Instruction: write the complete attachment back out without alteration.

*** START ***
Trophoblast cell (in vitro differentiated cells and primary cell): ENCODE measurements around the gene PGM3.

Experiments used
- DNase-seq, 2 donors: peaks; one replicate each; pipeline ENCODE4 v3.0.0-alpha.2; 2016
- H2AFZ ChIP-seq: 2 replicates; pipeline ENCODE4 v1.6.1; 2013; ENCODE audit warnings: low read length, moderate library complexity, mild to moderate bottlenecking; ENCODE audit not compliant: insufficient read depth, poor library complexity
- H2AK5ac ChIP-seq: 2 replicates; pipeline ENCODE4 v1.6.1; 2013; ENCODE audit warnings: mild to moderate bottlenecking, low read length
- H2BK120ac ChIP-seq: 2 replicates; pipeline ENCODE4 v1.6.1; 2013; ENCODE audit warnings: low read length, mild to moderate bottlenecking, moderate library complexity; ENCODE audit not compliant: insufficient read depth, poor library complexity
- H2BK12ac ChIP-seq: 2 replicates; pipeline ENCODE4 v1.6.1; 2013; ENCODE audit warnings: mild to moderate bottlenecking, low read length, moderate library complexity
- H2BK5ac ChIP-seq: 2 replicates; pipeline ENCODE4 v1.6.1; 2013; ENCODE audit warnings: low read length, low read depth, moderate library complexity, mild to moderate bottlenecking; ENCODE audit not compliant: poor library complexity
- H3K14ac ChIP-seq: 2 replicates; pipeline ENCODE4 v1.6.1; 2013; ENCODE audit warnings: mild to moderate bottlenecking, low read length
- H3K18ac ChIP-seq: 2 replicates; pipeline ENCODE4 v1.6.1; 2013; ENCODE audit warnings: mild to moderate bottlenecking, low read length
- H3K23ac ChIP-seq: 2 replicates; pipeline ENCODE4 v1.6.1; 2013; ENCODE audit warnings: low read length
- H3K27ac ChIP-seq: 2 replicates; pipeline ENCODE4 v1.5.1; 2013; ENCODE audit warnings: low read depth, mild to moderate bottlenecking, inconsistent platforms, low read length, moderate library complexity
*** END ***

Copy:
Trophoblast cell (in vitro differentiated cells and primary cell): ENCODE measurements around the gene PGM3.

Experiments used
- DNase-seq, 2 donors: peaks; one replicate each; pipeline ENCODE4 v3.0.0-alpha.2; 2016
- H2AFZ ChIP-seq: 2 replicates; pipeline ENCODE4 v1.6.1; 2013; ENCODE audit warnings: low read length, moderate library complexity, mild to moderate bottlenecking; ENCODE audit not compliant: insufficient read depth, poor library complexity
- H2AK5ac ChIP-seq: 2 replicates; pipeline ENCODE4 v1.6.1; 2013; ENCODE audit warnings: mild to moderate bottlenecking, low read length
- H2BK120ac ChIP-seq: 2 replicates; pipeline ENCODE4 v1.6.1; 2013; ENCODE audit warnings: low read length, mild to moderate bottlenecking, moderate library complexity; ENCODE audit not compliant: insufficient read depth, poor library complexity
- H2BK12ac ChIP-seq: 2 replicates; pipeline ENCODE4 v1.6.1; 2013; ENCODE audit warnings: mild to moderate bottlenecking, low read length, moderate library complexity
- H2BK5ac ChIP-seq: 2 replicates; pipeline ENCODE4 v1.6.1; 2013; ENCODE audit warnings: low read length, low read depth, moderate library complexity, mild to moderate bottlenecking; ENCODE audit not compliant: poor library complexity
- H3K14ac ChIP-seq: 2 replicates; pipeline ENCODE4 v1.6.1; 2013; ENCODE audit warnings: mild to moderate bottlenecking, low read length
- H3K18ac ChIP-seq: 2 replicates; pipeline ENCODE4 v1.6.1; 2013; ENCODE audit warnings: mild to moderate bottlenecking, low read length
- H3K23ac ChIP-seq: 2 replicates; pipeline ENCODE4 v1.6.1; 2013; ENCODE audit warnings: low read length
- H3K27ac ChIP-seq: 2 replicates; pipeline ENCODE4 v1.5.1; 2013; ENCODE audit warnings: low read depth, mild to moderate bottlenecking, inconsistent platforms, low read length, moderate library complexity